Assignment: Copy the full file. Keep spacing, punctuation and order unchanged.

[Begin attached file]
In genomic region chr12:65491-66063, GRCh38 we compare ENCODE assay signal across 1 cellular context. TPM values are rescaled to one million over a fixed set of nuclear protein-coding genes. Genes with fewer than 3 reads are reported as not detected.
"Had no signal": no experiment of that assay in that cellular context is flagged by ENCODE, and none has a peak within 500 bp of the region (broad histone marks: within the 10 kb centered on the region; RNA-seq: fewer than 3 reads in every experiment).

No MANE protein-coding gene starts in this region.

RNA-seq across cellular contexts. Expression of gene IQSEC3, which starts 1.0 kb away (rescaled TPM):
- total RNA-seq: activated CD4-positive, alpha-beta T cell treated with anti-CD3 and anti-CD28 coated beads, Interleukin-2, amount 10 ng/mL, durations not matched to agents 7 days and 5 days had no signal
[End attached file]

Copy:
In genomic region chr12:65491-66063, GRCh38 we compare ENCODE assay signal across 1 cellular context. TPM values are rescaled to one million over a fixed set of nuclear protein-coding genes. Genes with fewer than 3 reads are reported as not detected.
"Had no signal": no experiment of that assay in that cellular context is flagged by ENCODE, and none has a peak within 500 bp of the region (broad histone marks: within the 10 kb centered on the region; RNA-seq: fewer than 3 reads in every experiment).

No MANE protein-coding gene starts in this region.

RNA-seq across cellular contexts. Expression of gene IQSEC3, which starts 1.0 kb away (rescaled TPM):
- total RNA-seq: activated CD4-positive, alpha-beta T cell treated with anti-CD3 and anti-CD28 coated beads, Interleukin-2, amount 10 ng/mL, durations not matched to agents 7 days and 5 days had no signal